Chinese Estates Holdings - the Hong Kong-listed property developer at the centre of a corruption case in Macau - has sold its interest in a joint-venture project in Jiangsu province for US$500 million to increase its cash reserves.
The company paid the same price to buy into the venture in June last year. In a statement to the stock exchange yesterday, Chinese Estates said it expected to book a loss of about HK$10.5 million on the transaction when it is completed.
The developer sold its 49 per cent interest in the venture to an investment fund managed by the Sparx Group. Under the sale and purchase agreement, the investment fund must pay cash of US$200 million and issue a loan note for US$300 million to Chinese Estates.
The Jiangsu project is in the southeastern outskirts of the Yin Xing Ken district in Qidong city and has a site area of 1.34 million square metres. The site could be developed into a residential, business and resort project with a total gross floor area of 1.58 million sq metres.
The construction of the first phase of the project has started, and it was launched for sale in July.
Alan Chiang Sheung-lai, head of residential property on the mainland at consultancy DTZ, said developers' expectations about property price growth had changed from a year ago.
"Previously, developers expected property prices would grow 7 to 8 per cent a year. Now, they expect they will climb only 2 to 3 per cent a year, owing to the government's housing policies," Chiang said.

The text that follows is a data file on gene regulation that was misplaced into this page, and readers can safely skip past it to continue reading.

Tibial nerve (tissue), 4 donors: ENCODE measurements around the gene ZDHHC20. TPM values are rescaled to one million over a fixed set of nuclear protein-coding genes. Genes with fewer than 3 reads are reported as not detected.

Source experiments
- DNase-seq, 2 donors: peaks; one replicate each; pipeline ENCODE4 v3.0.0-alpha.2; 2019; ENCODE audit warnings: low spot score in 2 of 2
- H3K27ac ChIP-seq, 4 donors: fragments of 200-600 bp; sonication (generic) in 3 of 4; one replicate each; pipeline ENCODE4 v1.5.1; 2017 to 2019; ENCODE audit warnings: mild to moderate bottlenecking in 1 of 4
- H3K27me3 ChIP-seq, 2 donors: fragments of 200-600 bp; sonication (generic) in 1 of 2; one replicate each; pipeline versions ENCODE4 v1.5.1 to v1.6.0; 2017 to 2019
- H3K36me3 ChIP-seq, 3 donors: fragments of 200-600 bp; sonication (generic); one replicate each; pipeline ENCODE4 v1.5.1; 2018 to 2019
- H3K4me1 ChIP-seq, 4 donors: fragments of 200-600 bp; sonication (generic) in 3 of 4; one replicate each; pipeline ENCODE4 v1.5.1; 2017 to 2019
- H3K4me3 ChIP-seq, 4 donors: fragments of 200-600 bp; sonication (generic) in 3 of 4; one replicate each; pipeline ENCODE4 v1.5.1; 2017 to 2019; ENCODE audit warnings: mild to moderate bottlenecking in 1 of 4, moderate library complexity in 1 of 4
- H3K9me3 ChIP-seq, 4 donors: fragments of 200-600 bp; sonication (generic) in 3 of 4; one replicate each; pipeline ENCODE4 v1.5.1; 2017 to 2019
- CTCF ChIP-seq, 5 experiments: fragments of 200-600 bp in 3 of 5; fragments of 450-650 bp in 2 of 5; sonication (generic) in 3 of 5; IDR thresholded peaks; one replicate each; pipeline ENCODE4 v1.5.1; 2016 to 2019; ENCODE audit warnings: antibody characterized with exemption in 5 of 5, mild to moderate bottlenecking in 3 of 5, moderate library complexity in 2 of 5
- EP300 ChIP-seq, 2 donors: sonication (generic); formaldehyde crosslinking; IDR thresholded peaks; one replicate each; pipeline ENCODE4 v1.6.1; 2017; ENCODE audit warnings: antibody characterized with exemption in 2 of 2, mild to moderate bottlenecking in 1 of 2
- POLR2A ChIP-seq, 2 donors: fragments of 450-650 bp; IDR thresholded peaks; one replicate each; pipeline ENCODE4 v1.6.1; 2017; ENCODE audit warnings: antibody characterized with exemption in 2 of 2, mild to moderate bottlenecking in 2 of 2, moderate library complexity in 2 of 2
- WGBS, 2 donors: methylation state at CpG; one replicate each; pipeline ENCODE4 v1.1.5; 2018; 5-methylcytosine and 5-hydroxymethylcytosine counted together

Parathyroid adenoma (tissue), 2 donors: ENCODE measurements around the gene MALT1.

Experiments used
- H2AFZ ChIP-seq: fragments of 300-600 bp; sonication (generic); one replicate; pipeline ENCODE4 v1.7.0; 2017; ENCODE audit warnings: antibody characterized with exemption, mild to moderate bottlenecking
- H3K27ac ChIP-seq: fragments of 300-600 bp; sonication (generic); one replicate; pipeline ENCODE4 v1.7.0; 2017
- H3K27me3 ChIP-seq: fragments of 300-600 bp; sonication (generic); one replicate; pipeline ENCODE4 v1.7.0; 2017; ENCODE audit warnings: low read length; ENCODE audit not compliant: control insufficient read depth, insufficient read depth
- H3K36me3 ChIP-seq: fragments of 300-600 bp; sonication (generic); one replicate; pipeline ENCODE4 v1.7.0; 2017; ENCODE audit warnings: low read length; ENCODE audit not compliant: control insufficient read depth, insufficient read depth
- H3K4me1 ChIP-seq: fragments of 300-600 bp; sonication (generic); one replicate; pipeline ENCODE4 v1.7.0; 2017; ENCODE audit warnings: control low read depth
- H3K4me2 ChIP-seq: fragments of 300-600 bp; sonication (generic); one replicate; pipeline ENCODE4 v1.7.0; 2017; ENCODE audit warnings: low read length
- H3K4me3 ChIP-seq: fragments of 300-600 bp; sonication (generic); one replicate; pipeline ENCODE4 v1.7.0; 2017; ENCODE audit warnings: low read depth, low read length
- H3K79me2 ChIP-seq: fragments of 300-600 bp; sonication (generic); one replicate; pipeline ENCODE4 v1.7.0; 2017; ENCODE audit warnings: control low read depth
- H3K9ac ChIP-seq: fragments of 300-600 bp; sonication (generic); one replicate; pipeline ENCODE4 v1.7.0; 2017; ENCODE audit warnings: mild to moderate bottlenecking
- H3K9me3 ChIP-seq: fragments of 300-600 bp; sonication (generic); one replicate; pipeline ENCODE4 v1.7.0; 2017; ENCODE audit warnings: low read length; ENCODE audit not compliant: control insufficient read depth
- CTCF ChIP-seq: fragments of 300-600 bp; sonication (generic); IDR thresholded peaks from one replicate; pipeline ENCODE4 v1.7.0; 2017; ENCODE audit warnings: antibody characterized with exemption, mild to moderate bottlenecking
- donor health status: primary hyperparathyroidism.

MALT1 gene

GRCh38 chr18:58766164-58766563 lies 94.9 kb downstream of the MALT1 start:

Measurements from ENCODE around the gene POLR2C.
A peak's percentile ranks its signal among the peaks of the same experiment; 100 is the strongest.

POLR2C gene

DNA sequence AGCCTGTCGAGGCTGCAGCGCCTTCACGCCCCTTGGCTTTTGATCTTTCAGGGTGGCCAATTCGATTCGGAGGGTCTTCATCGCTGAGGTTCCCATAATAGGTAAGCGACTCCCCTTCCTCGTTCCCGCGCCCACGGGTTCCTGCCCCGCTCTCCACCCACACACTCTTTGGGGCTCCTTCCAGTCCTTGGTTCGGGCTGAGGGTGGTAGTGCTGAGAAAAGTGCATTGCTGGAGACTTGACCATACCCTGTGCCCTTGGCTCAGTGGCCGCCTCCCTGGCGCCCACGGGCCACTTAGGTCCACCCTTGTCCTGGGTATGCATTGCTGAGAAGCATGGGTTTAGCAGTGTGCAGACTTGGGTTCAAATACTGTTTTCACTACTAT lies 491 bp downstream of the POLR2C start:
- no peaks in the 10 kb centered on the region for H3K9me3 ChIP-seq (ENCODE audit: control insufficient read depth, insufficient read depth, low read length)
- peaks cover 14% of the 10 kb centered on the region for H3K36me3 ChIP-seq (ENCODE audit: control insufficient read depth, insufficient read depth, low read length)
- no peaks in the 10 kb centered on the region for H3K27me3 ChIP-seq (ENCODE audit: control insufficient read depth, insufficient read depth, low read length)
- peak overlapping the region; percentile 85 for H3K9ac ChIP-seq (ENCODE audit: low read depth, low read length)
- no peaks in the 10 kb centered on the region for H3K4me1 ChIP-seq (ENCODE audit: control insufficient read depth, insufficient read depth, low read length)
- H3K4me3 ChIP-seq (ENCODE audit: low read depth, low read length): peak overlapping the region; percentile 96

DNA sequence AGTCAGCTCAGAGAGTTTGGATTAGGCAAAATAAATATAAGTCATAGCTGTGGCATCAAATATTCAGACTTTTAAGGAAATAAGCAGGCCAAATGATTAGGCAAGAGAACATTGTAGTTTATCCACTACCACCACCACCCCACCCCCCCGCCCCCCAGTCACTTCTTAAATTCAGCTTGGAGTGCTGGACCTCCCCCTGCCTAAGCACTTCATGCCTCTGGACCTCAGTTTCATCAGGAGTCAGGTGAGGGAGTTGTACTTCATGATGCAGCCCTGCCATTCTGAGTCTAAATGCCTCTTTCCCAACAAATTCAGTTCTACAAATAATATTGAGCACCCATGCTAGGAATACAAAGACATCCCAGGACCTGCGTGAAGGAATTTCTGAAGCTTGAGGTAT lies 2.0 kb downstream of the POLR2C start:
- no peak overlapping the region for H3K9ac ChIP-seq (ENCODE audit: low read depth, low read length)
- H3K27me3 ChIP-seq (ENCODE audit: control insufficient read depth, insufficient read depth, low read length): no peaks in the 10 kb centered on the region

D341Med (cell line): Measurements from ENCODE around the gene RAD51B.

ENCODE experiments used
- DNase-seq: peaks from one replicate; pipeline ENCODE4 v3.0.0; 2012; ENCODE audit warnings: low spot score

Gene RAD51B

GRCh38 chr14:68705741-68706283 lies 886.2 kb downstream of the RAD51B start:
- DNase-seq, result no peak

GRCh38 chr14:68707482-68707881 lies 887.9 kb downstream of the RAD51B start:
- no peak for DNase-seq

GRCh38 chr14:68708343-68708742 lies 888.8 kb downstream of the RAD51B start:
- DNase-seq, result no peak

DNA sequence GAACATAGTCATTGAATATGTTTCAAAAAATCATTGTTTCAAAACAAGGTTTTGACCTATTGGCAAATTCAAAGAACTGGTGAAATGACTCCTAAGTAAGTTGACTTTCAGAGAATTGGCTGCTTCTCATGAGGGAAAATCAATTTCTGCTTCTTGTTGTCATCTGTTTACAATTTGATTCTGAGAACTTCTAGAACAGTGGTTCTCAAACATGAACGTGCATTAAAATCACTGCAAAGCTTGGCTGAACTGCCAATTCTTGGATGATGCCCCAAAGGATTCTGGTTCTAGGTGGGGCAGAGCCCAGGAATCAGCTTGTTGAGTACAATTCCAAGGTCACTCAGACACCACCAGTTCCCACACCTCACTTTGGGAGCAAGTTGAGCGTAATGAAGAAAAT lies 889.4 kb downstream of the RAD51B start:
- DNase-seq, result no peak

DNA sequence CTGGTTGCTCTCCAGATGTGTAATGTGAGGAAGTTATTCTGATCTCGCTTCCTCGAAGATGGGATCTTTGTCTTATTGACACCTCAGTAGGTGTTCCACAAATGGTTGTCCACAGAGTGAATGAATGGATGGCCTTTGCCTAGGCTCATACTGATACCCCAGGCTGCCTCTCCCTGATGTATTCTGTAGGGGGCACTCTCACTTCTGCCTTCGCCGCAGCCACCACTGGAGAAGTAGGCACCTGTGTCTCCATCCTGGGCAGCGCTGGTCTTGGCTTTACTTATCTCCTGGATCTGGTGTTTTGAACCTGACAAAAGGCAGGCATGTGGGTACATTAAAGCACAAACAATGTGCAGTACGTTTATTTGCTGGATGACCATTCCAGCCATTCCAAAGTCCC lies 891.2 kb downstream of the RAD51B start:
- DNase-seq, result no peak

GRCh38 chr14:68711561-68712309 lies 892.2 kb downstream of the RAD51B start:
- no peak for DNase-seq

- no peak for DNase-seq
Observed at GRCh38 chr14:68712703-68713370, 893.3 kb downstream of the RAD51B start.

"So it's already a good deal for Chinese Estates if it manages to sell its stake for the original price."
Chinese Estates has been active in selling non-core assets over the last few months. Analysts said it was attempting to improve cash flow as its revenue from property development is expected to be hit by the Macau corruption case in which it has become embroiled.
In June this year, the Macau government declared the sale of five plots of land to Chinese Estates invalid as part of its HK$20 million corruption case against now jailed former Macau public works chief Ao Man-long, Chinese Estates chairman Joseph Lau Luen-hung and Hong Kong tycoon Steven Lo Kit-sing.
On Wednesday, the government also ruled that the land exchange and lease modification of a further eight sites that Chinese Estates had consolidated with the five sites to build its La Scala residential project was invalid.
The developer has so far invested about HK$2.8 billion in the development and has indicated it will appeal the Macau government's ruling.
Lau is due to go on trial in Macau on September 17 on charges of bribery and money laundering.